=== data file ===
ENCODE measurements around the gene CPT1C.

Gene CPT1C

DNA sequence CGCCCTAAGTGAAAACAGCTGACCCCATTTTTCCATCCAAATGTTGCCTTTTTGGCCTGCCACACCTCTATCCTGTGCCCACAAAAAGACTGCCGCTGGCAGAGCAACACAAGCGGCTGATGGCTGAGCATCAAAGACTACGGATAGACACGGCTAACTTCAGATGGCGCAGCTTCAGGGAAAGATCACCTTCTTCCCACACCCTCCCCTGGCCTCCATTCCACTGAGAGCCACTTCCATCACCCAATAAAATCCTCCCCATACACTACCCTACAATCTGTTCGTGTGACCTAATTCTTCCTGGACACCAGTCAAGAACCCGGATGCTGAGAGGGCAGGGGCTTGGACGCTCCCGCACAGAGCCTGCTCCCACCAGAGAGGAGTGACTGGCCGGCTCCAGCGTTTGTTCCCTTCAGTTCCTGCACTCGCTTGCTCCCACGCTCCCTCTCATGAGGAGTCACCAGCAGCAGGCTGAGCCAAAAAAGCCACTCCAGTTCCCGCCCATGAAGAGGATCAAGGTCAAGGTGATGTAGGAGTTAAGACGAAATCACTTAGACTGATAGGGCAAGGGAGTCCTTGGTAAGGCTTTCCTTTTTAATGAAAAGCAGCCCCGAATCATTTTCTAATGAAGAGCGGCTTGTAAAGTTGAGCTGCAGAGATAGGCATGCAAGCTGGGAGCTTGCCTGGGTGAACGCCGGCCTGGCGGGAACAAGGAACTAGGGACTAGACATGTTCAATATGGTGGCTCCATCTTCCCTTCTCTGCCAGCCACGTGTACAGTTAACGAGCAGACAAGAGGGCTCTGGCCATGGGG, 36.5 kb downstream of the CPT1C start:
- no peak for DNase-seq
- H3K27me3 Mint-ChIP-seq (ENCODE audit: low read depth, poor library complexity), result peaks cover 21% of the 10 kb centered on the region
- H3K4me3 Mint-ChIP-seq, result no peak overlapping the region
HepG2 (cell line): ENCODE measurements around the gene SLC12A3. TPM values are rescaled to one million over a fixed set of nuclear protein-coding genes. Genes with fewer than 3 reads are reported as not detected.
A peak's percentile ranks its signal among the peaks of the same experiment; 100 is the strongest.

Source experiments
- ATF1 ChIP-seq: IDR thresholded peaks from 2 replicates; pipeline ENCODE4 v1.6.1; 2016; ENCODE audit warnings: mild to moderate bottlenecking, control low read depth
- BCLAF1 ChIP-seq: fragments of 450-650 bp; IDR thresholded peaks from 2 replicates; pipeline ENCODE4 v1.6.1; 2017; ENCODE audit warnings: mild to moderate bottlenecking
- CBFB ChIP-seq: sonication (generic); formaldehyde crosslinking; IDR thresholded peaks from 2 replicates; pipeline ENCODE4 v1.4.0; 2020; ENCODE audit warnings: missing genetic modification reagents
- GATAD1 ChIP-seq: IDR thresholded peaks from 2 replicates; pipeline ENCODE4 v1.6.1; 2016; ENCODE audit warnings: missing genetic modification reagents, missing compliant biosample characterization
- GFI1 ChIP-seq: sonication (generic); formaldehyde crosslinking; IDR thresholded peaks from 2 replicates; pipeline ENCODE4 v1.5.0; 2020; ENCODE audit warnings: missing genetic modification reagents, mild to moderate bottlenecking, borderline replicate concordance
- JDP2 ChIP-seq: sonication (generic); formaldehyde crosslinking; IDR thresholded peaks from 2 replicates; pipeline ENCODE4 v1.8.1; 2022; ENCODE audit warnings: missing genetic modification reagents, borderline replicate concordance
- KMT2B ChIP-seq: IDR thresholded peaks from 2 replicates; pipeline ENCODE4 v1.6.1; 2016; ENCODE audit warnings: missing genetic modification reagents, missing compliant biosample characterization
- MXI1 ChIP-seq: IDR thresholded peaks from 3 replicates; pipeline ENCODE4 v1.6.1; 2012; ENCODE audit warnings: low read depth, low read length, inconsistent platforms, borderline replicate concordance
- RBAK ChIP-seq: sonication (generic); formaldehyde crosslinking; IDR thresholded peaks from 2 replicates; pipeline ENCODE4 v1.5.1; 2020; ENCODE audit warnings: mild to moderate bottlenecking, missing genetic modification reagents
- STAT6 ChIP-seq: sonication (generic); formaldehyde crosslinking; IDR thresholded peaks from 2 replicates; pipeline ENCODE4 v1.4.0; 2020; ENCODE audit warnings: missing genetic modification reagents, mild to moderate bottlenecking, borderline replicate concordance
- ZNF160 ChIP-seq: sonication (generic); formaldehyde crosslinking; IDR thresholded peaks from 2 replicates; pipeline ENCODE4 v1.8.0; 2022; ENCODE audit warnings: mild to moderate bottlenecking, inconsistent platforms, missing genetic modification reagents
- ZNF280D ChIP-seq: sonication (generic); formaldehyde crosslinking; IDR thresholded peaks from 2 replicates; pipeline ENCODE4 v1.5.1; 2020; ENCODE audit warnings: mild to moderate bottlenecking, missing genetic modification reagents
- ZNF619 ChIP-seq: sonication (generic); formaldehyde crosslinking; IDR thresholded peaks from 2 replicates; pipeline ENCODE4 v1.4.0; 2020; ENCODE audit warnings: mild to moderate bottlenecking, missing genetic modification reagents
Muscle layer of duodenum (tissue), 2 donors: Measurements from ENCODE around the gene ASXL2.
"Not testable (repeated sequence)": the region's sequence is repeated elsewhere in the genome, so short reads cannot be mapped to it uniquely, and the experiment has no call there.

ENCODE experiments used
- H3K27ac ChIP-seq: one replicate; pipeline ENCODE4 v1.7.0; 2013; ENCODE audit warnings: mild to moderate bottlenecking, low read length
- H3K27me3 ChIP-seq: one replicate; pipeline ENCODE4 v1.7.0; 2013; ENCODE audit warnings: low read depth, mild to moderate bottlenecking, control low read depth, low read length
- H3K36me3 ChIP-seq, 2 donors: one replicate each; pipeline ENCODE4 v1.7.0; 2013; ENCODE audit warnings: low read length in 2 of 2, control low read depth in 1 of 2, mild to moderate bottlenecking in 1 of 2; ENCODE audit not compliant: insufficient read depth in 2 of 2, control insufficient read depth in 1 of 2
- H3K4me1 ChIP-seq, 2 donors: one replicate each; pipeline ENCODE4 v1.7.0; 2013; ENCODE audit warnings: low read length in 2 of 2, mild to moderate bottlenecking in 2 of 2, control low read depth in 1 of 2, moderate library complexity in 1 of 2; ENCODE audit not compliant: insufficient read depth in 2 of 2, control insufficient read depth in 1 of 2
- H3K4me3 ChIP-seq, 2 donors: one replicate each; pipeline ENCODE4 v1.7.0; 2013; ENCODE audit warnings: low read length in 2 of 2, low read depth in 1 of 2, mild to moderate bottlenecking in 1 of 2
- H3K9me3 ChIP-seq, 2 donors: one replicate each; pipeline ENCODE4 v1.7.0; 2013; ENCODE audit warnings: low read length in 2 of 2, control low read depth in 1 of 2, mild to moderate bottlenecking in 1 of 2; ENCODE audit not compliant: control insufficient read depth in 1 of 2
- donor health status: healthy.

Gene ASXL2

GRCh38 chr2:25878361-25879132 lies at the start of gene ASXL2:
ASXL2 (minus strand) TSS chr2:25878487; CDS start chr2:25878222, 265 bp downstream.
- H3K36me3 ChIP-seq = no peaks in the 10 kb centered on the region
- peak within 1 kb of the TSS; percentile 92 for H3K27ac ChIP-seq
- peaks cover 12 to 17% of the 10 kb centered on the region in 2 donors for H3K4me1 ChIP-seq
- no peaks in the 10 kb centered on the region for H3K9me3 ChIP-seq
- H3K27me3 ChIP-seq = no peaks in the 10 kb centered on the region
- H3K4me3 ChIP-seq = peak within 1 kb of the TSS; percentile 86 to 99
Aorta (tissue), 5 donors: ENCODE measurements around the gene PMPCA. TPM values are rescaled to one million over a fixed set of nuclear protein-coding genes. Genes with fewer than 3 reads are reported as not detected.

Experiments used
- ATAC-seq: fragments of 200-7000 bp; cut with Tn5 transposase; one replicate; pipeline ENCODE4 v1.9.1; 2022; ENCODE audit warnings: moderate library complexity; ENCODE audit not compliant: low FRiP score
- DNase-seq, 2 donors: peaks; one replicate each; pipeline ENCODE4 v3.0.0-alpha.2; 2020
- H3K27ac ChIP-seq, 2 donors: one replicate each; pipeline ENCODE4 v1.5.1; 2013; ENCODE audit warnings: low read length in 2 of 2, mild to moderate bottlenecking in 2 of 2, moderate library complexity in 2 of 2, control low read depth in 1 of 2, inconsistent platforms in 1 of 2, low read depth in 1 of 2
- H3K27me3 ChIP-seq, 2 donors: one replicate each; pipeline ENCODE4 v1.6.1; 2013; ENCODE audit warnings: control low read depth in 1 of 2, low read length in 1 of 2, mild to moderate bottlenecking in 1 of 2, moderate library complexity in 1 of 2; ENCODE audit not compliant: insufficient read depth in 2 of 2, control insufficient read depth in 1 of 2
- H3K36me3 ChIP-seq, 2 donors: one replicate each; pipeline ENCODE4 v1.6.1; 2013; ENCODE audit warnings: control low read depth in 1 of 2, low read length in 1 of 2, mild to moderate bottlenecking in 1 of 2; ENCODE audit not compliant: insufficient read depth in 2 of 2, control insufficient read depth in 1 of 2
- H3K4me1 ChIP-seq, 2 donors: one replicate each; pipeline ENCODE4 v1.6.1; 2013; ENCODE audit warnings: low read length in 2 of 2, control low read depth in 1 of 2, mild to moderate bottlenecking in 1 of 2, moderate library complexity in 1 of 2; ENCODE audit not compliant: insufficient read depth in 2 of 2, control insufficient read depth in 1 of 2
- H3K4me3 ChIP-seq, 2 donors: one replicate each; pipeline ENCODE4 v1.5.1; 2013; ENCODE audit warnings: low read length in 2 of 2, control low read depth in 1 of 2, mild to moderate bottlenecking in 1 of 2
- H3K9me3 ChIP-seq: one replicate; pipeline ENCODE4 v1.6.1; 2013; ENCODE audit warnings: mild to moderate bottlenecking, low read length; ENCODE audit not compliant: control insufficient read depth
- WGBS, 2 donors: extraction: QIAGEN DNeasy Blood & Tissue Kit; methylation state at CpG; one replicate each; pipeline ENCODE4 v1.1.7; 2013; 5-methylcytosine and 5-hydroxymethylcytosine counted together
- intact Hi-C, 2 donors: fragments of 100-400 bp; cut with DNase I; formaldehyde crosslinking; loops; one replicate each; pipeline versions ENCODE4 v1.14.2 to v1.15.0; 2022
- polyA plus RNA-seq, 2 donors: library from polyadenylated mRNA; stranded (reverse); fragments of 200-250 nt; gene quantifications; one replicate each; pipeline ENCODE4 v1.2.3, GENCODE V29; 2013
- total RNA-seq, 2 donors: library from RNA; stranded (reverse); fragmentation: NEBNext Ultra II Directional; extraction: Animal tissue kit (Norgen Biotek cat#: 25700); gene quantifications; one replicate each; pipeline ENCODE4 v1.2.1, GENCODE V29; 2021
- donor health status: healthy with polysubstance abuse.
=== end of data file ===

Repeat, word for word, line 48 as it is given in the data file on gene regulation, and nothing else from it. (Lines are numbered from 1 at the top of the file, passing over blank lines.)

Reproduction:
- H3K36me3 ChIP-seq, 2 donors: one replicate each; pipeline ENCODE4 v1.6.1; 2013; ENCODE audit warnings: control low read depth in 1 of 2, low read length in 1 of 2, mild to moderate bottlenecking in 1 of 2; ENCODE audit not compliant: insufficient read depth in 2 of 2, control insufficient read depth in 1 of 2